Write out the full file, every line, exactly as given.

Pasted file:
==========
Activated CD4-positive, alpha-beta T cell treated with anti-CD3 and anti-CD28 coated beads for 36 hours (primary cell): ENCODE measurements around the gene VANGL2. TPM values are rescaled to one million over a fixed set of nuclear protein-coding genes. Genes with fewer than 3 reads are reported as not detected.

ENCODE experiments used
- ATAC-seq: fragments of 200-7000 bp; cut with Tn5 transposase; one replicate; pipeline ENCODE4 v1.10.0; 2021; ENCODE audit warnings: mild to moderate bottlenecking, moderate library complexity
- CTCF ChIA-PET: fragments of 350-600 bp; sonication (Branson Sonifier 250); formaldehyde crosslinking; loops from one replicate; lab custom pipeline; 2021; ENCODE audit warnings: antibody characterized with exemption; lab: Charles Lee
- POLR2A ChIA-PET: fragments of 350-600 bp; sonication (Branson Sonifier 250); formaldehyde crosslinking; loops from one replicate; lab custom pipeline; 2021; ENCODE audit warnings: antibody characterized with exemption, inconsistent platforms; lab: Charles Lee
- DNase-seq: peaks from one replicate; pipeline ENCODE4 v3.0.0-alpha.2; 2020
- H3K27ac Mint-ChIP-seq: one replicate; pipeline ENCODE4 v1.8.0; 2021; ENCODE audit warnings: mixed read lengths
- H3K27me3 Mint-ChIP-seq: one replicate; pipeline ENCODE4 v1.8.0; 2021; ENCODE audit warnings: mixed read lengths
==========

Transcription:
Activated CD4-positive, alpha-beta T cell treated with anti-CD3 and anti-CD28 coated beads for 36 hours (primary cell): ENCODE measurements around the gene VANGL2. TPM values are rescaled to one million over a fixed set of nuclear protein-coding genes. Genes with fewer than 3 reads are reported as not detected.

ENCODE experiments used
- ATAC-seq: fragments of 200-7000 bp; cut with Tn5 transposase; one replicate; pipeline ENCODE4 v1.10.0; 2021; ENCODE audit warnings: mild to moderate bottlenecking, moderate library complexity
- CTCF ChIA-PET: fragments of 350-600 bp; sonication (Branson Sonifier 250); formaldehyde crosslinking; loops from one replicate; lab custom pipeline; 2021; ENCODE audit warnings: antibody characterized with exemption; lab: Charles Lee
- POLR2A ChIA-PET: fragments of 350-600 bp; sonication (Branson Sonifier 250); formaldehyde crosslinking; loops from one replicate; lab custom pipeline; 2021; ENCODE audit warnings: antibody characterized with exemption, inconsistent platforms; lab: Charles Lee
- DNase-seq: peaks from one replicate; pipeline ENCODE4 v3.0.0-alpha.2; 2020
- H3K27ac Mint-ChIP-seq: one replicate; pipeline ENCODE4 v1.8.0; 2021; ENCODE audit warnings: mixed read lengths
- H3K27me3 Mint-ChIP-seq: one replicate; pipeline ENCODE4 v1.8.0; 2021; ENCODE audit warnings: mixed read lengths